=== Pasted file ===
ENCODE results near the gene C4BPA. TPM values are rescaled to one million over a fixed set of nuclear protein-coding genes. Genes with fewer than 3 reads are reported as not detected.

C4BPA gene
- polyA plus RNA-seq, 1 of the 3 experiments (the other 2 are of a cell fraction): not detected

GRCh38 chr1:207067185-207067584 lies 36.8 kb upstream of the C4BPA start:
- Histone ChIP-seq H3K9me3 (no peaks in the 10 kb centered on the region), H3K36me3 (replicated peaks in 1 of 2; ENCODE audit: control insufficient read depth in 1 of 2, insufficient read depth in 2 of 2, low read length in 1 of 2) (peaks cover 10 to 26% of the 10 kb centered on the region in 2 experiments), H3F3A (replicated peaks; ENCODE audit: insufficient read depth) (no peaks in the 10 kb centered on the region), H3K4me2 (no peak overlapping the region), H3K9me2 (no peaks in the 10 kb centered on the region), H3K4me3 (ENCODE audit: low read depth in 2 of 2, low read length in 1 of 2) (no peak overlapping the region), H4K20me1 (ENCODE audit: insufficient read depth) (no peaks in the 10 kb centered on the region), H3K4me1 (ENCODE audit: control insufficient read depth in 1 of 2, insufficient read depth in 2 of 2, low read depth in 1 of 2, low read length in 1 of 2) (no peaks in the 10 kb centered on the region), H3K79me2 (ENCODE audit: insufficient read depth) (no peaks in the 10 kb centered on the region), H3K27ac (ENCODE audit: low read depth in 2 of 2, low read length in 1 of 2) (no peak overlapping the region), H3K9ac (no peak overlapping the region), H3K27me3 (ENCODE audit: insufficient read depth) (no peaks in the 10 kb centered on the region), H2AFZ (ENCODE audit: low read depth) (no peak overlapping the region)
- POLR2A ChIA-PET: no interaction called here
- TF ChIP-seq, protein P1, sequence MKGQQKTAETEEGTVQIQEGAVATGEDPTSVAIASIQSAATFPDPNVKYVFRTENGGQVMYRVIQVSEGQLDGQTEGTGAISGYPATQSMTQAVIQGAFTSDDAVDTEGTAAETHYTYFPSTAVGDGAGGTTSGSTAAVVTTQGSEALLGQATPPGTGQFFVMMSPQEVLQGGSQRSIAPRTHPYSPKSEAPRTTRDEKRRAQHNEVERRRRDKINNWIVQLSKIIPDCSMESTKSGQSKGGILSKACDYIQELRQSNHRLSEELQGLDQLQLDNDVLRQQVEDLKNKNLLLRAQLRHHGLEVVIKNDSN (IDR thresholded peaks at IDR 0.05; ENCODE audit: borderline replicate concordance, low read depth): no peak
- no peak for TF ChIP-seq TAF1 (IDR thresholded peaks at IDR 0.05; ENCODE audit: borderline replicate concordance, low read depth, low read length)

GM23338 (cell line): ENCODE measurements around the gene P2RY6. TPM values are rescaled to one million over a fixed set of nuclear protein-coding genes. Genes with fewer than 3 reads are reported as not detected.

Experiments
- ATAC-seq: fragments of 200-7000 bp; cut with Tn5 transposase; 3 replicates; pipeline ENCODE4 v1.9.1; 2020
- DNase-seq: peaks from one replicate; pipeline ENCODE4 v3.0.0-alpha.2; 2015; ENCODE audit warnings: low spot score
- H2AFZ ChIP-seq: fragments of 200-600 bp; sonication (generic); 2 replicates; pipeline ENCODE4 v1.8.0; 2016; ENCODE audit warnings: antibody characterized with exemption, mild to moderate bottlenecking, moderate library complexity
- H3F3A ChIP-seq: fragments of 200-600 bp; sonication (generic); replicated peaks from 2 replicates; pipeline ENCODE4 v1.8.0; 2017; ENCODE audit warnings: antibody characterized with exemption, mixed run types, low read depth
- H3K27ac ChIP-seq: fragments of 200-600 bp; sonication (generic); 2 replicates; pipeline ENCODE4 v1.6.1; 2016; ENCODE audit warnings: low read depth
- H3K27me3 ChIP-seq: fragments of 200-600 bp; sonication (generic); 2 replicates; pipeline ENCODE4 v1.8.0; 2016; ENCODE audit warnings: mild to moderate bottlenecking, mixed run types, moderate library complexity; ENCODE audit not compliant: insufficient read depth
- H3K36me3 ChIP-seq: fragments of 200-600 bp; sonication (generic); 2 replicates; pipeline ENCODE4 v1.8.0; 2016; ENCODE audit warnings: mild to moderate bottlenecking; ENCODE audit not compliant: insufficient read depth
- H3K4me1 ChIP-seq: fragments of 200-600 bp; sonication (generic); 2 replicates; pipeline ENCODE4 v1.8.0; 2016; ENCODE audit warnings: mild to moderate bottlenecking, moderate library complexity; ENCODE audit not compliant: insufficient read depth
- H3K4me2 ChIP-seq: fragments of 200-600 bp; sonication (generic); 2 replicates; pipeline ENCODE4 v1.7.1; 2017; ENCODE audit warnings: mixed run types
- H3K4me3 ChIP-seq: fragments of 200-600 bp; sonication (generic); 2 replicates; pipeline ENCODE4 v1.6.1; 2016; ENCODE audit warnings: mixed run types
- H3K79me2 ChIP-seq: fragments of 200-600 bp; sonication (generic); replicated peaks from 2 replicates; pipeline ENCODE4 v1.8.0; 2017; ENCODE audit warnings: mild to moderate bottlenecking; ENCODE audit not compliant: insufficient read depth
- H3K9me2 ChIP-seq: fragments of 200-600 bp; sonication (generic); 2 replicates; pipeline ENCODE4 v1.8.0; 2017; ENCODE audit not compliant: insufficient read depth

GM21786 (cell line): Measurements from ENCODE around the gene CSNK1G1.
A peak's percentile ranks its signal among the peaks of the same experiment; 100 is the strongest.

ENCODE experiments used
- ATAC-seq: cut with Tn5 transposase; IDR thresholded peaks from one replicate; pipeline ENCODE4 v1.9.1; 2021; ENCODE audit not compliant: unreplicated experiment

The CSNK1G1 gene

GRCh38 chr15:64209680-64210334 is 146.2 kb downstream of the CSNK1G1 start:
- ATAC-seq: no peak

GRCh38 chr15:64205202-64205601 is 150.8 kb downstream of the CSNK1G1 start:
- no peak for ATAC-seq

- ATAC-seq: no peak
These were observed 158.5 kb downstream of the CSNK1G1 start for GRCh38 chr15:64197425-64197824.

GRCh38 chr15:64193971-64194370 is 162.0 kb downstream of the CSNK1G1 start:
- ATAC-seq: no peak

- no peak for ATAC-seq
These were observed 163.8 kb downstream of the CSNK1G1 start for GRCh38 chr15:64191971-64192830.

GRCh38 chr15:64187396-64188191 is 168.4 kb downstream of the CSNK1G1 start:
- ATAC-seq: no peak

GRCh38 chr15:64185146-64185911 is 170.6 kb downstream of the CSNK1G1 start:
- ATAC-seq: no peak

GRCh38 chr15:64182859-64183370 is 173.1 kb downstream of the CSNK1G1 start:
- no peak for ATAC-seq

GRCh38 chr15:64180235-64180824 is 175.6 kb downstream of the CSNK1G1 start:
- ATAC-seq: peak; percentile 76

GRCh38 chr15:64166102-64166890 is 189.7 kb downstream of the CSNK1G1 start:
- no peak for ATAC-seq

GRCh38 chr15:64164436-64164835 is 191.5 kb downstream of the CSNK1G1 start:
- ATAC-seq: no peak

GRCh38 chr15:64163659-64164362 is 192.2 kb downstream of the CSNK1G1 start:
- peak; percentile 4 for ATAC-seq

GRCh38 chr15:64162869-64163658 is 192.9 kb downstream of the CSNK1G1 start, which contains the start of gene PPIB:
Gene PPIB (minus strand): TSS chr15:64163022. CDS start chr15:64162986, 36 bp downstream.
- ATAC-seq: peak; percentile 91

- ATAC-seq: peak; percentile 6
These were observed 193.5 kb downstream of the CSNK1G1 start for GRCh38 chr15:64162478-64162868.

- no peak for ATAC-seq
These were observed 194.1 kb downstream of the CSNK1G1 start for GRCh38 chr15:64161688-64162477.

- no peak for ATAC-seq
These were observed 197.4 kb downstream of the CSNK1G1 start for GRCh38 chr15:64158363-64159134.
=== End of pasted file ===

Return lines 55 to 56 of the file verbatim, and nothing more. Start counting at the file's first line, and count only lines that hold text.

- ATAC-seq: peak; percentile 6
These were observed 193.5 kb downstream of the CSNK1G1 start for GRCh38 chr15:64162478-64162868.